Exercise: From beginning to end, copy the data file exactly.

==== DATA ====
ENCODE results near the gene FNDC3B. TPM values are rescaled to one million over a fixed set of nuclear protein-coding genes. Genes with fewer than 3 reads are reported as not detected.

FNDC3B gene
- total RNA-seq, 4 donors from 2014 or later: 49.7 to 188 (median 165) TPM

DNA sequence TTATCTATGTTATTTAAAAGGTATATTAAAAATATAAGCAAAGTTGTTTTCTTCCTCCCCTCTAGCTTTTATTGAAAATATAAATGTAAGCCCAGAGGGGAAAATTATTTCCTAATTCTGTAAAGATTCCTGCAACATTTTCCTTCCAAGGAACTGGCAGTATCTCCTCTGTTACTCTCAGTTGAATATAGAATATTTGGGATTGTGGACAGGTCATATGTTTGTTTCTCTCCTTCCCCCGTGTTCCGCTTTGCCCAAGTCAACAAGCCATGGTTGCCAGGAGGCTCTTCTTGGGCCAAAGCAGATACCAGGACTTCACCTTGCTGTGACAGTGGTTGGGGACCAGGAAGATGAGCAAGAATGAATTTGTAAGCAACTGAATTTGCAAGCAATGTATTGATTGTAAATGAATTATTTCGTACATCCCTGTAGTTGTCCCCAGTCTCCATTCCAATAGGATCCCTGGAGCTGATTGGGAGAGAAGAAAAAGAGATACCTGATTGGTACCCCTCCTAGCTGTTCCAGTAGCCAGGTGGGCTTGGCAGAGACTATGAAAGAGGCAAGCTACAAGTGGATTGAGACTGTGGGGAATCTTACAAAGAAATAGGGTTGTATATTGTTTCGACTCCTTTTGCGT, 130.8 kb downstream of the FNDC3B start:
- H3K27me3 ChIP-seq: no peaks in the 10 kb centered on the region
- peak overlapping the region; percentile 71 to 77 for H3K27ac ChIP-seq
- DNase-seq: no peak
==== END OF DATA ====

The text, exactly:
ENCODE results near the gene FNDC3B. TPM values are rescaled to one million over a fixed set of nuclear protein-coding genes. Genes with fewer than 3 reads are reported as not detected.

FNDC3B gene
- total RNA-seq, 4 donors from 2014 or later: 49.7 to 188 (median 165) TPM

DNA sequence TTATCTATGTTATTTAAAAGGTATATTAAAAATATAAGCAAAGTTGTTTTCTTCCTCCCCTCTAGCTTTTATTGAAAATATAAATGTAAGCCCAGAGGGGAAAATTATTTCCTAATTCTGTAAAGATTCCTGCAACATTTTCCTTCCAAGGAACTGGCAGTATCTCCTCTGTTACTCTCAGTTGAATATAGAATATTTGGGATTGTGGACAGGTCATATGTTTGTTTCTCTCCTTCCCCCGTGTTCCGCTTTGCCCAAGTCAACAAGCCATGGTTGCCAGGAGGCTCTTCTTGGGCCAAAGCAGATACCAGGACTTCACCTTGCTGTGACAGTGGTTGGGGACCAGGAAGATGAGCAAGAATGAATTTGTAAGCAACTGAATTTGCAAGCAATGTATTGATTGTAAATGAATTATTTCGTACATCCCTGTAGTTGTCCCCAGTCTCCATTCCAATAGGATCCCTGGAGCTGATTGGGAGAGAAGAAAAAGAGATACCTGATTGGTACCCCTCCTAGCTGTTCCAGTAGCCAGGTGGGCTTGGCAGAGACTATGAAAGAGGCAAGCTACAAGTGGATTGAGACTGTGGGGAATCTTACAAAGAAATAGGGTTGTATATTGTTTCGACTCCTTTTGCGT, 130.8 kb downstream of the FNDC3B start:
- H3K27me3 ChIP-seq: no peaks in the 10 kb centered on the region
- peak overlapping the region; percentile 71 to 77 for H3K27ac ChIP-seq
- DNase-seq: no peak